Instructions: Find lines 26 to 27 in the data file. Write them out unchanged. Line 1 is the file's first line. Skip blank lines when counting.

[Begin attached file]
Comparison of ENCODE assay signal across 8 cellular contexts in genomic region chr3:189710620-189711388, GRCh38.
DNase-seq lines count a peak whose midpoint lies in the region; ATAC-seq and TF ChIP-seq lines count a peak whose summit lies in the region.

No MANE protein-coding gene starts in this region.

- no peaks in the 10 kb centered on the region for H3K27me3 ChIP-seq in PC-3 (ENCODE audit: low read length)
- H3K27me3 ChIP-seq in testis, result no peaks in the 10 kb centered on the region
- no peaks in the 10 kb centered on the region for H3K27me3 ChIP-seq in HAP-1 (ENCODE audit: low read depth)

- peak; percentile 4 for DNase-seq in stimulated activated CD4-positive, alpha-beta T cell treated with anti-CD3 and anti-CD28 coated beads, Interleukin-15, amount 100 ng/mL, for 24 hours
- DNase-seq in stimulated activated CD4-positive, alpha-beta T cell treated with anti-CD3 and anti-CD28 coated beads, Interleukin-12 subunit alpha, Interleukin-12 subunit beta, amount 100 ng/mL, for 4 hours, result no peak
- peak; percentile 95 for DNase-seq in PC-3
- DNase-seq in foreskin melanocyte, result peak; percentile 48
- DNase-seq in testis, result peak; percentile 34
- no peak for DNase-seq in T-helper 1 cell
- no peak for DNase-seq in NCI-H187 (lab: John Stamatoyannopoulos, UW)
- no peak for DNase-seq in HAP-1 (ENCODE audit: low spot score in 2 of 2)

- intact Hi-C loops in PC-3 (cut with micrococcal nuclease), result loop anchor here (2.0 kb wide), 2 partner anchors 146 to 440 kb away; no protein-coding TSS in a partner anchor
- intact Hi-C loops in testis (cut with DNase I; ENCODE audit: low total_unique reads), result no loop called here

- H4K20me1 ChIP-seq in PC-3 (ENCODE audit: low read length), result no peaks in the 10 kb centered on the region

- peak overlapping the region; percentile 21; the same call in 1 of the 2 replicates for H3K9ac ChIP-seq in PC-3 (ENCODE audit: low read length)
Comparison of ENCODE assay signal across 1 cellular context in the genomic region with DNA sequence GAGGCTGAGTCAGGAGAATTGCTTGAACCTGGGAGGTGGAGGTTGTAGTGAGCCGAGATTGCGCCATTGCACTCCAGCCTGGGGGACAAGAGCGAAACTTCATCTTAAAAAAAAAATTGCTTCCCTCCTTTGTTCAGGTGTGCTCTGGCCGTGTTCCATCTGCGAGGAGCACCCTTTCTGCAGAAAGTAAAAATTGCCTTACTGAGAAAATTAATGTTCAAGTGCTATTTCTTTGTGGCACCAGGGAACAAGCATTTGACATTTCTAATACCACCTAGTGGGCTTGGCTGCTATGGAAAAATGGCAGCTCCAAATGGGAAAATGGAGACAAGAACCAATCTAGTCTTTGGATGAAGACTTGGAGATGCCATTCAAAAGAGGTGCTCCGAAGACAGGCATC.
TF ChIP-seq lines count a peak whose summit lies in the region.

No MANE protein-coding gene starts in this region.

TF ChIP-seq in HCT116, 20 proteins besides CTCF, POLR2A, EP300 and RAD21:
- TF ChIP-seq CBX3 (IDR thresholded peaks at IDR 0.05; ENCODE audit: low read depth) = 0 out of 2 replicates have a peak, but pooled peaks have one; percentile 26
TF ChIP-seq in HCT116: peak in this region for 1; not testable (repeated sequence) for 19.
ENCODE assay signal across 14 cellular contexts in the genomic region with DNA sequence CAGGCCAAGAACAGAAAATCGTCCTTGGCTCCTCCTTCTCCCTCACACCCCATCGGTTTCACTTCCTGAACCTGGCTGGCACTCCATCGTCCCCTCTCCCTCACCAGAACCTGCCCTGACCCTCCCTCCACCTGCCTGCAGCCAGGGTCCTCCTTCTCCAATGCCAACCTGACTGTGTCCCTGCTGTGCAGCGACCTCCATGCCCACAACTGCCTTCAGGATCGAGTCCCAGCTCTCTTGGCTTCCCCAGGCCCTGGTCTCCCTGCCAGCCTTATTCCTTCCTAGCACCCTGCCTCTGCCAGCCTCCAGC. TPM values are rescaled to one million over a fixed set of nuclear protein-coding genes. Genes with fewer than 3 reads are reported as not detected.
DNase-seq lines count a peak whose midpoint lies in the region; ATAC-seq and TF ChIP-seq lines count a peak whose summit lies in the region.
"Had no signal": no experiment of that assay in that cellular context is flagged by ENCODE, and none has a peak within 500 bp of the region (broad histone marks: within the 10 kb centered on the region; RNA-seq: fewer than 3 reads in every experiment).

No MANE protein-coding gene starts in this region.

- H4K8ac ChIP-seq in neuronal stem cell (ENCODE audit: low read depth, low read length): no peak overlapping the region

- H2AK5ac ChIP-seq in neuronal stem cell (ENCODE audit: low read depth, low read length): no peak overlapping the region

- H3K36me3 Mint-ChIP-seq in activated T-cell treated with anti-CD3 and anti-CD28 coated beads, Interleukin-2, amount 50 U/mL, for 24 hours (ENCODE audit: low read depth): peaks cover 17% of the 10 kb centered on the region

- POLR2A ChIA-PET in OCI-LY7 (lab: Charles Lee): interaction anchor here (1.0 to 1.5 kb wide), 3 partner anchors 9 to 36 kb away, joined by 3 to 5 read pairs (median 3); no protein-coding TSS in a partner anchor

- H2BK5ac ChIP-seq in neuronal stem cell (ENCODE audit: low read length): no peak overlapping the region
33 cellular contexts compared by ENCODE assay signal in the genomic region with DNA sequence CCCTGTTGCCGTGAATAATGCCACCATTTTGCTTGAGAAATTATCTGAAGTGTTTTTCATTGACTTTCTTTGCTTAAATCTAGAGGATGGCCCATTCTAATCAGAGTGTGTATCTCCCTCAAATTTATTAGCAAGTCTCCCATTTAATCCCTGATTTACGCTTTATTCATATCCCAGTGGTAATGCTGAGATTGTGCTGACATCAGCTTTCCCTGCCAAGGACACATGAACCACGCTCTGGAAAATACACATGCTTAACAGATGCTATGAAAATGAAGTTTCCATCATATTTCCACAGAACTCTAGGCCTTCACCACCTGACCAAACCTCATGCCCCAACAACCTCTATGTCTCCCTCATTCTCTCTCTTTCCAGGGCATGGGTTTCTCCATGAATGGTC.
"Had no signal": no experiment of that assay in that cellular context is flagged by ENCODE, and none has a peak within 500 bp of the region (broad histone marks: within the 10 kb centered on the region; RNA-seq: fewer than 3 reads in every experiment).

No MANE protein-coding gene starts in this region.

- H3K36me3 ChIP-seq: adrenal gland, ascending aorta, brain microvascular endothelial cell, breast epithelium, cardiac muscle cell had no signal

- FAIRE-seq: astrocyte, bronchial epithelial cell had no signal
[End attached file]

DNase-seq lines count a peak whose midpoint lies in the region; ATAC-seq and TF ChIP-seq lines count a peak whose summit lies in the region.
"Had no signal": no experiment of that assay in that cellular context is flagged by ENCODE, and none has a peak within 500 bp of the region (broad histone marks: within the 10 kb centered on the region; RNA-seq: fewer than 3 reads in every experiment).